1. In this suit the question in issue was (he jointness or separation amongst the members of a certain Hindu family, the descendants of one Jeo Lal, This gentleman had three sons, named Sital, Durga and Chhutkan. Chhutkan had one son only, named Sheo Mangal, and this man had a son, named Kateshwar, This Kateshwar was married three times but died without male offspring. He left him surviving two widows, named Dharam Raji and Jai Raji, The present suit was instituted by these two ladies jointly to recover possession of specified shares in immovable property of various descriptions, upon the plea that the property so specified formed the separate estate of Kateshwar from which his widows had wrongfully been ousted by the male agnates. Musammat Dharam Raji died after the institution of the suit, but it has been continued by the remaining widow Musammat Jai Raji, who is the appellant in this Court. Of the three sons of Jeo Lal, all of whom had died before the institution of this suit, one Sital had a son who is the principal defendant in the case, Bhagwat Prasad. Durga had four sons. One of these is the defendant Ram Bali. The remaining defendants, Sat Narain and Ram Lal alias Ghisiwan, are respectively the grandson and the son of other sons of the aforesaid Durga. Musammat Jai Raji's case is that, when she had gone in to head quarters to fight the mutation case in respect of her late husband's estate, Bhagwat Prasad and the other defendants took possession of the house in which she had previously been living, of all the lands which Kateshwar had been cultivating in severalty and all Kateshwar's shares in the various Zemindari properties which had belonged to him. The plaint does not say when the joint family was supposed to have broken up, the plaintiffs contenting themselves (as they were quite entitled to do) with pleading that Kateshwar Pande at the time of his death was living as a separated Hindu. We may note that he died in the month of May 1916. The defendants, no doubt, with a view to tying the plaintiffs down to something definite, have put in evidence the statement made by Musammat Dharam Raji, the plaintiff, who has since died, before the Mutation Court. That lady there alleged that the family had separated and some to a partition of the joint family property in the life-time of Sheo Mangal, the father of Kateshwar. The date of Sheo Mangal's death is left uncertain, but he must have been dead at the time of the execution of the deed printed at page 36 R, the date of which is the 7th of August 1906. The defendants in a suit of this sort start with a certain presumption in their favour; but we may readily admit that the presumption is not a very strong one in the present case, because the relationship between Kateshwar and the nearest to him of the defendants, namely, Bhagwat Prasad, is not a very near one. Nor do we consider that the plaintiff was bound to prove that a formal separation, accompanied by an apportionment of such goods or properties as it was desired to divide immediately and an ascertainment of shares in respect of other landed properties, took place in any formal manner or at any specified date. The plaintiff can succeed if she can produce evidence to satisfy the Court that the position of Kateshwar and the defendants up to the tine of the death of the first-named was such that they could not have been living as members of a joint undivided family. The defendants have, however, re-inforced such presumption as may exist in their favour by a very considerable body of evidence. The oral evidence includes statements by tenants who were cultivating lands which, according to the defendants, are the property of the joint family; of the patwaris of villages in which the family property is situated, and or various neighbours or connections by marriage of the parties. It is very little use discussing this evidence in detail, In a general way, it does go to prove that, up to the time of Kateshwar's death, he and the defendants were regarded by persons in a position to know the facts as living jointly together. Statements like that of the witness Socchit, that be cultivates a field belonging to Kateshwar, deceased, and to the defendants, that he has always paid the rent to Bhagwat Prasad, that be never at any time paid rent to Kateshwar are not without significance. We have been taken through this evidence in detail and much of it has been subjected to criticism of various kinds. It seems sufficient for us to say that we concur in the opinion of the Trial Court that this very considerable body of oral evidence does make out, on the whole, a case in favour of the jointness of the family which it would require some very definite and satisfactory evidence on the other side to rebut. Of oral evidence on the side of the plaintiff there is practically none, beside her own statement and the deposition of Musammat Dharam Raji in the Mutation Court which the other side has brought upon the record, Her brother Nageshar was examined on her behalf and made certain more or less vague and unsatisfactory statements regarding the residence of various members of the family. One Brij Nath, whose son was married to a daughter of Kateshwar, says that he has known the family for about three years and that during that time Kateshwar was living as a separated Hindu. This evidence is of very little weight as against the oral evidence for the defendants. The plaintiff relies mainly on certain documents arid the inferences to be drawn from them, It may be as well to discuss these in some little detail. At page A4 we have a lease of the 3rd of January 1808, purporting to be executed by Musammat Karamdani, the widow of the father of the defendant Sat Narain, in favour of one Bhawani Baksh. By this document Musammat Kararmdani, acting for herself and as guardian of her minor son Sat Narain, purports to lease out to Bhawani Baksh a number of shares in various items of property in dispute, We may take it that the shares purporting to be conveyed are those which that lady's husband would have taken OH a partition of what the defendants call the joint family property. Now, the mere execution of a document of this sort has little or no evidential value. Any Hindu widow on bad terms for the time being with the male relatives oil her late husband may set her name to a document of this sort, merely for the purpose of making herself unpleasant to the members of the family. If the lessee obtained actual and effective possession under the lease, it would become a significant circumstance that the male members of the family should be allowing a fraction of the alleged joint family property to be dealt with in this way. Now, Bhawani Baksh was called as a witness. He turns out to be the brother of Musammat Karamdani and he deposes positively that he never obtained possession under the lease. He says he was allowed for a time to manage a few bighas of sir land which had been separately apportioned for purposes of enjoyment to the husband of his ostensible lessor, but that even this only lasted for a short time and that he certainly never obtained possession over the shares in Zemindari property specified in his lease. The statement of Bhawani Baksh has been criticised before us and we have been asked to disbelieve him, mainly on the ground that the term of the lease having now expired the deponent had no interest in asserting his rights under it. It does not follow that he had any interest in perjuring himself for the sake of the defendants. We cannot say that we see sufficient reason for disbelieving the witness and in any case the result of his evidence, there being no direct contradiction of it on behalf of the plaintiff, leaves the lease of the 3rd of January 1908 absolutely unsupported by any evidence that its terms were ever effectively in operation. There is, therefore, no real importance to be attached to this item of evidence. The next document on which the plaintiff relies is a sale-deed printed at A 6. By this document one Bachcha purports to sell certain Zemindari property to Bhagwat Prasad and to Ram Bali, defendants, and the feature of the document most insisted upon is that he conveys two shares to Bhagwat Prasad and one share to Ram Bali. Bhagwat Prasad was examined about this transaction. He says that Kateshwar had been seriously ill for three years before his death and was in fact dying of phthisis. When spoken to about this proposed purchase of land from Bachcha he said that he had no particular interest in the matter and did not wish his name to appear in the sale-deed. Bhagwat Prasad, although he does not express himself very clearly, obviously means that this is the reason why the specification of shares was made out in this peculiar manner. Assuming, as the witness wishes us to believe, that it was really a joint family transaction, the representatives of the three branches of the family, namely, Bhagwat Prasad, Kateshwar and Ram Bali, would be interested in the matter to the extent of one-third each, if we take into consideration the shares that would fall to them on a partition. As Bhagwat was acting for himself and Kateshwar, and the latter had not wished to be associated in the transaction, he caused the document to be drafted in the manner in which it was. It is by no means an unusual thing for members of a joint family, when acquiring landed property by purchase, to cause to be specified in their document of title the shares which they would respectively take upon a partition, Where this is not done the ordinary inference from the document, on the face of it, would be that the vendees are taking in equal shares, and the members of the family may well think it convenient that such a presumption, where it is not in accordance with the facts, should be rebutted by a specification of shares; no clear inference in favour of separation or the break-up of the joint family can be drawn from a transaction of this sort. Very similar remarks apply to the document printed at A8; the manner in which the parties were really dealing with the property is further illustrated by the fact, proved by documentary evidence printed at page R 56, that when it came to mutation of names Bhagwat Prasad and Ram Bali allowed themselves to be recorded as having acquired the property in equal shares, ignoring Kateshwar altogether. There is only one more document produced by the plaintiff on which her case is strongly based and that is a sale-deed of the year 1305 Fasli, According to this document Bhagwat Prasad joins with Ram Bali and with Sri Nivas, the brother of Ram Bali, who was then alive, in conveying to Sheo Manga the father of Kateshwar, a one-third share in certain mortgagee rights, for a price which is stated at one third of the mortgage-money. The document nowhere says that payment of the consideration had passed from Sheo Mangal to the ostensible transferors. The learned Subordinate Judge does Bhagwat Prasad something less than justice when he says that the latter was unable to explain this transaction when he was questioned about it. The truth seems to be, that Bhagwat Prasad had forgotten all about it and was taken by surprise by the production of the document. His statement on the subject does not strike us as being at all the kind of statement which a dishonest litigant would have made, as such a person would have come to Court primed with a plausible explanation on a point of this sort. What Bhagwat Prasad is quite certain about is that no consideration passed from Sheo Mangal; that it was mere paper transaction intended as an acknowledgment of the fact that the mortgage having been acquired out of joint family funds, Shed Mangal was interested in the same and that the extent of his interest, in the event of a partition would amount to a one-third share. There is really no reason for not believing this explanation. Indeed, the learned Subordinate Judge has himself accepted in substance this very explanation, though he says that Bhagwat Prasad did not give, it. A transaction of this sort would be very unlikely to take place if Sheo Mangal had actually separated from the rest of the family. Assuming a separation to have taken place, accompanied by an apportionment of immoveable property, a division by metes and bounds of such immoveable property as it was desired to partition and an ascertainment of shares in respect of Zemindari properties which the family desired to keep under joint management, it would not have been open to one member of the family, after such a transaction had been completed, to approach the others and claim an interest to the extent of his rateable share in a property which had not been dealt with at the time of the separation and division. Any such claim on his part would probably be met by the assertion that, inasmuch as he had not advanced it at he time of the separation, he had virtually admitted the particular mortgage in question to be the separate self-acquired property of the members ostensibly interested therein. On the other hand it is quite conceivable that such a document might be executed as between members of joint family, merely in order that there might be clear evidence in existence as to their respective rights in the event of any future difference or separation. It may be conceded to the plaintiff that such a document might also quite conceivably be executed at a moment when a separation of the family was taking place; but if this transaction of 1805 Fasli had taken place as part of a formal separation and distribution of assets and specification of shares between Sheo Mangal and the other members of the family, one would have expected to find clear evidence both oral and documentary of contemporaneous transactions to the same purpose and effect. In the absence of such evidence, it is impossible to treat the execution of this document as if it proved an actual transfer of property from Bhagwat Prasad, Ram Bali and Sri Nivas to Sheo Mangal, which transfer would no doubt, (had it in fact taken place) be very difficult to reconcile with the existence of a state of jointness between the three at the time seems to us however, that there was no real transfer but merely a formal recognition of an interest which every one concerned admitted Sheo Mangal to possess and, as we have said, such formal recognition is not inconsistent with a state of jointness this is really the whole of the evidence for the plaintiff. In the very careful and exhaustive argument which has been addressed to us in support of this appeal we were taken through the defendants' evidence and here and there a point was made in favour of the plaintiff, from the wording of particular portions of documents produced and relied upon by the other side. We do not think it necessary to discuss these matters in detail. It is sufficient to say that there is a mass of documentary evidence tending to prove that the defendants and Kateshwar Pande were living and carrying on Zemindari business and money-lending business, right up to the time of Kateshwar's death, on such terms as one would expect them to do if they were members of a joint undivided family. The points that have been made to the contrary are, in our opinion, of slight weight and not such as to call for detailed discussion. We are satisfied that the decision of the Court below was correct and that this suit has been rightly dismissed. We dismiss the appeal accordingly with costs, including fees on the higher scale.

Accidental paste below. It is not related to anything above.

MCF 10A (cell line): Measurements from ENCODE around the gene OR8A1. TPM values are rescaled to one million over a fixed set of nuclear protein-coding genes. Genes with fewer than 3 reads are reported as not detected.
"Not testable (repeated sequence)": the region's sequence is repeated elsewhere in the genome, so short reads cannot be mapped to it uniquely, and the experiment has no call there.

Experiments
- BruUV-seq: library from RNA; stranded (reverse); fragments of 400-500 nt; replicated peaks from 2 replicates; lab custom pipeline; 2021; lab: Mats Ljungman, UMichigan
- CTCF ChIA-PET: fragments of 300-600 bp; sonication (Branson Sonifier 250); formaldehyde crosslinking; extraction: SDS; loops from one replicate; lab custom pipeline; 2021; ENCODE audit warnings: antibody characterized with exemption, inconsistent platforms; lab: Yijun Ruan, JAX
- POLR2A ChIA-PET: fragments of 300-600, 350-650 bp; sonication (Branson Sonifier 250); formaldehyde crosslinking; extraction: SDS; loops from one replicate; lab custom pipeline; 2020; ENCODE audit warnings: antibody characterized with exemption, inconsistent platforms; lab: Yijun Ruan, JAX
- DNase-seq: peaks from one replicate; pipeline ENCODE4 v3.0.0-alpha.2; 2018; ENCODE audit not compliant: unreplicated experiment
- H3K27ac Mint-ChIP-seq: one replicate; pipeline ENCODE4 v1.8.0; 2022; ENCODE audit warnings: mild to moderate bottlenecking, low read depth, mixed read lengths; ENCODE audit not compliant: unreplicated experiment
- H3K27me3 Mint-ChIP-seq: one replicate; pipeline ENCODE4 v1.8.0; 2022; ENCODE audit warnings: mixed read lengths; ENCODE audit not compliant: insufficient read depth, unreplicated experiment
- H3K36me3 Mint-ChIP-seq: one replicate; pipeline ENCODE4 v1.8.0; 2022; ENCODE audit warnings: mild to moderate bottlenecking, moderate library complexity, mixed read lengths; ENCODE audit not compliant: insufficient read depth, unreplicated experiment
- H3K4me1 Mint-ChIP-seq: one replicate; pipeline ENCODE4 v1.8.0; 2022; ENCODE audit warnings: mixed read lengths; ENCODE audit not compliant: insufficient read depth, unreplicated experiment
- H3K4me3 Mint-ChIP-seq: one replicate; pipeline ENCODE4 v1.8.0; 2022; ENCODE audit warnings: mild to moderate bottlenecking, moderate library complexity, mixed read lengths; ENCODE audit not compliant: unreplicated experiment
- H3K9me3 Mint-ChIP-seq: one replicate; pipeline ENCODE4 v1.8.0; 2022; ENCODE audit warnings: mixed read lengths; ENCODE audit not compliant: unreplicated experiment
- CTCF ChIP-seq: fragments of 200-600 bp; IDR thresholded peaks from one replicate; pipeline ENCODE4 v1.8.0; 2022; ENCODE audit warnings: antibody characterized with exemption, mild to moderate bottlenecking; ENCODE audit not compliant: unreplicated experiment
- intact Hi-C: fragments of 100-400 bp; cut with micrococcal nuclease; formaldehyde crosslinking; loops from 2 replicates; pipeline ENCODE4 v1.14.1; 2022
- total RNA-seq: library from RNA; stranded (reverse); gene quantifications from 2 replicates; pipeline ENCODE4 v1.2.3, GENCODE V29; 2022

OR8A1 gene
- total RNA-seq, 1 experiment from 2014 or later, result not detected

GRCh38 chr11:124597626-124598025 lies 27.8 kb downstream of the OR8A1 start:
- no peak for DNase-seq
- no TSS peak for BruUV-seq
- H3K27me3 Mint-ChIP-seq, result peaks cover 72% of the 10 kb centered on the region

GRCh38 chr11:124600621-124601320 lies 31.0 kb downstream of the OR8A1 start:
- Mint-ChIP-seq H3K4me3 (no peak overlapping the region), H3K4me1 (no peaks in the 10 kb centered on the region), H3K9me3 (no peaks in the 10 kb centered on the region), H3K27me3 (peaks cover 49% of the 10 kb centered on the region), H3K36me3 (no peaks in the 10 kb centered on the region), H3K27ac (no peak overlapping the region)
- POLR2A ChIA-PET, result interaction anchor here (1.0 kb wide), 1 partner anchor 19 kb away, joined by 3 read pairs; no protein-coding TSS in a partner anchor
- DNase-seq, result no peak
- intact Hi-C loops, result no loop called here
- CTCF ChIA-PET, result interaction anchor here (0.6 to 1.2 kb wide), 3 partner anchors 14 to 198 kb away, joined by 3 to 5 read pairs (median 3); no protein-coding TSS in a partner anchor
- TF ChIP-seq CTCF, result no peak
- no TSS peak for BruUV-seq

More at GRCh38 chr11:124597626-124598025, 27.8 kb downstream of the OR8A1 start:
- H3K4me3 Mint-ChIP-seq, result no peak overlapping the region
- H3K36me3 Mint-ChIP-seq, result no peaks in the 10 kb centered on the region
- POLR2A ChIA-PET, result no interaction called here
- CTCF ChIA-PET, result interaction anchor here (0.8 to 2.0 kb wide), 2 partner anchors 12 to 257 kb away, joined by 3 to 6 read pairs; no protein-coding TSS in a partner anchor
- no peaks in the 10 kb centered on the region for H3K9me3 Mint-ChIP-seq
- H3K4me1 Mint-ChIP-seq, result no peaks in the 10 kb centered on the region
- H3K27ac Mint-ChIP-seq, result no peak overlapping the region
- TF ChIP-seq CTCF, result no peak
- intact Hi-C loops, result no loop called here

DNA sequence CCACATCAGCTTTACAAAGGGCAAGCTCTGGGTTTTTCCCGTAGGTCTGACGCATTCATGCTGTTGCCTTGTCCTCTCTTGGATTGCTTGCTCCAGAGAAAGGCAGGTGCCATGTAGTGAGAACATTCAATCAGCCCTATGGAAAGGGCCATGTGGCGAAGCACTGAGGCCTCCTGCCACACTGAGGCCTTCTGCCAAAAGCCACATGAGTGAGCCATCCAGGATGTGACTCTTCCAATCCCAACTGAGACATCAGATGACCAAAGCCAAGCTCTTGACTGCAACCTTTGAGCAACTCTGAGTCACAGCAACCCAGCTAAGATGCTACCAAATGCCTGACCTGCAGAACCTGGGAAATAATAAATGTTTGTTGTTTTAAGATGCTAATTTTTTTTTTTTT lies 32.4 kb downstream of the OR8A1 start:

2. I agree, The case seems to me to lie within such a small compass that I am not surprised that any one who was able to devote five hours to its discussion should find himself too exhausted to take any further interest in it.